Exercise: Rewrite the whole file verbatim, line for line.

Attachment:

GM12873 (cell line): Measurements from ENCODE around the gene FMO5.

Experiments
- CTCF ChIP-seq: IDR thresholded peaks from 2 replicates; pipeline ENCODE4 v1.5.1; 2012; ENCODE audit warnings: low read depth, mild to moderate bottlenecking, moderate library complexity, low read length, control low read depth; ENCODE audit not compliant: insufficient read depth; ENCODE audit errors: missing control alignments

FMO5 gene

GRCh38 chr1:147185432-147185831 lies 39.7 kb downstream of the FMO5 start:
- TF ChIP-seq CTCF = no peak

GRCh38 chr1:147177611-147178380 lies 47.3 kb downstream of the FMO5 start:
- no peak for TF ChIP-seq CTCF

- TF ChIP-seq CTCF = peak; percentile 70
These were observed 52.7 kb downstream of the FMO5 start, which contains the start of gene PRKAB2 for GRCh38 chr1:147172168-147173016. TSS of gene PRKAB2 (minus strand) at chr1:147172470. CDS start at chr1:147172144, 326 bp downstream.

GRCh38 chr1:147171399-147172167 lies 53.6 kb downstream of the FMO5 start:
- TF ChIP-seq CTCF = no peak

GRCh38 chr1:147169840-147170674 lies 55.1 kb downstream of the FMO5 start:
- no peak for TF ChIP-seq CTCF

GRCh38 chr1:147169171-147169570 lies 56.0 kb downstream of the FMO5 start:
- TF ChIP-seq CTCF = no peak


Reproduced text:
GM12873 (cell line): Measurements from ENCODE around the gene FMO5.

Experiments
- CTCF ChIP-seq: IDR thresholded peaks from 2 replicates; pipeline ENCODE4 v1.5.1; 2012; ENCODE audit warnings: low read depth, mild to moderate bottlenecking, moderate library complexity, low read length, control low read depth; ENCODE audit not compliant: insufficient read depth; ENCODE audit errors: missing control alignments

FMO5 gene

GRCh38 chr1:147185432-147185831 lies 39.7 kb downstream of the FMO5 start:
- TF ChIP-seq CTCF = no peak

GRCh38 chr1:147177611-147178380 lies 47.3 kb downstream of the FMO5 start:
- no peak for TF ChIP-seq CTCF

- TF ChIP-seq CTCF = peak; percentile 70
These were observed 52.7 kb downstream of the FMO5 start, which contains the start of gene PRKAB2 for GRCh38 chr1:147172168-147173016. TSS of gene PRKAB2 (minus strand) at chr1:147172470. CDS start at chr1:147172144, 326 bp downstream.

GRCh38 chr1:147171399-147172167 lies 53.6 kb downstream of the FMO5 start:
- TF ChIP-seq CTCF = no peak

GRCh38 chr1:147169840-147170674 lies 55.1 kb downstream of the FMO5 start:
- no peak for TF ChIP-seq CTCF

GRCh38 chr1:147169171-147169570 lies 56.0 kb downstream of the FMO5 start:
- TF ChIP-seq CTCF = no peak